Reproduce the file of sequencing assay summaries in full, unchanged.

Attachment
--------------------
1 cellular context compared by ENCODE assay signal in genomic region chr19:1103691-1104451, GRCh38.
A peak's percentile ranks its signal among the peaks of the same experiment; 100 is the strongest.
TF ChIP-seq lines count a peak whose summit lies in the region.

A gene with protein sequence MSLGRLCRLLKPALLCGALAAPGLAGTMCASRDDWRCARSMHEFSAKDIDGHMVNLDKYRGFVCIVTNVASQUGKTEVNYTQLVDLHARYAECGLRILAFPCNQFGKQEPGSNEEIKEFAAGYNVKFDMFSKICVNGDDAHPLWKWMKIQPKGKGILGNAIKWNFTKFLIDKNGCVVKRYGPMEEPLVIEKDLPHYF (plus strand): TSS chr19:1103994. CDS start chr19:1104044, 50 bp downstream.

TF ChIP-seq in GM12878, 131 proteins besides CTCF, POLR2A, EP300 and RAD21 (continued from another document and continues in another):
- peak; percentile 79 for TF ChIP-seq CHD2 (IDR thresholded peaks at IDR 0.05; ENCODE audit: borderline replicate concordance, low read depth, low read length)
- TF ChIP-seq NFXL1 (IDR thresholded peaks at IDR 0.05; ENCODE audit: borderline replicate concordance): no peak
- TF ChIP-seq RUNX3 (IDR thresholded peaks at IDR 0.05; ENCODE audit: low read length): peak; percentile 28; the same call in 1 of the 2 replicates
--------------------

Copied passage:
1 cellular context compared by ENCODE assay signal in genomic region chr19:1103691-1104451, GRCh38.
A peak's percentile ranks its signal among the peaks of the same experiment; 100 is the strongest.
TF ChIP-seq lines count a peak whose summit lies in the region.

A gene with protein sequence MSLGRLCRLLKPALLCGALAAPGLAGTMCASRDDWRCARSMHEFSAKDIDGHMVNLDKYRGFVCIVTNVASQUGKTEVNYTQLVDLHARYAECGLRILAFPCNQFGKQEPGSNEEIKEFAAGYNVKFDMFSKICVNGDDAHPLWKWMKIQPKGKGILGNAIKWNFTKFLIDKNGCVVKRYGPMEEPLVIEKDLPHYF (plus strand): TSS chr19:1103994. CDS start chr19:1104044, 50 bp downstream.

TF ChIP-seq in GM12878, 131 proteins besides CTCF, POLR2A, EP300 and RAD21 (continued from another document and continues in another):
- peak; percentile 79 for TF ChIP-seq CHD2 (IDR thresholded peaks at IDR 0.05; ENCODE audit: borderline replicate concordance, low read depth, low read length)
- TF ChIP-seq NFXL1 (IDR thresholded peaks at IDR 0.05; ENCODE audit: borderline replicate concordance): no peak
- TF ChIP-seq RUNX3 (IDR thresholded peaks at IDR 0.05; ENCODE audit: low read length): peak; percentile 28; the same call in 1 of the 2 replicates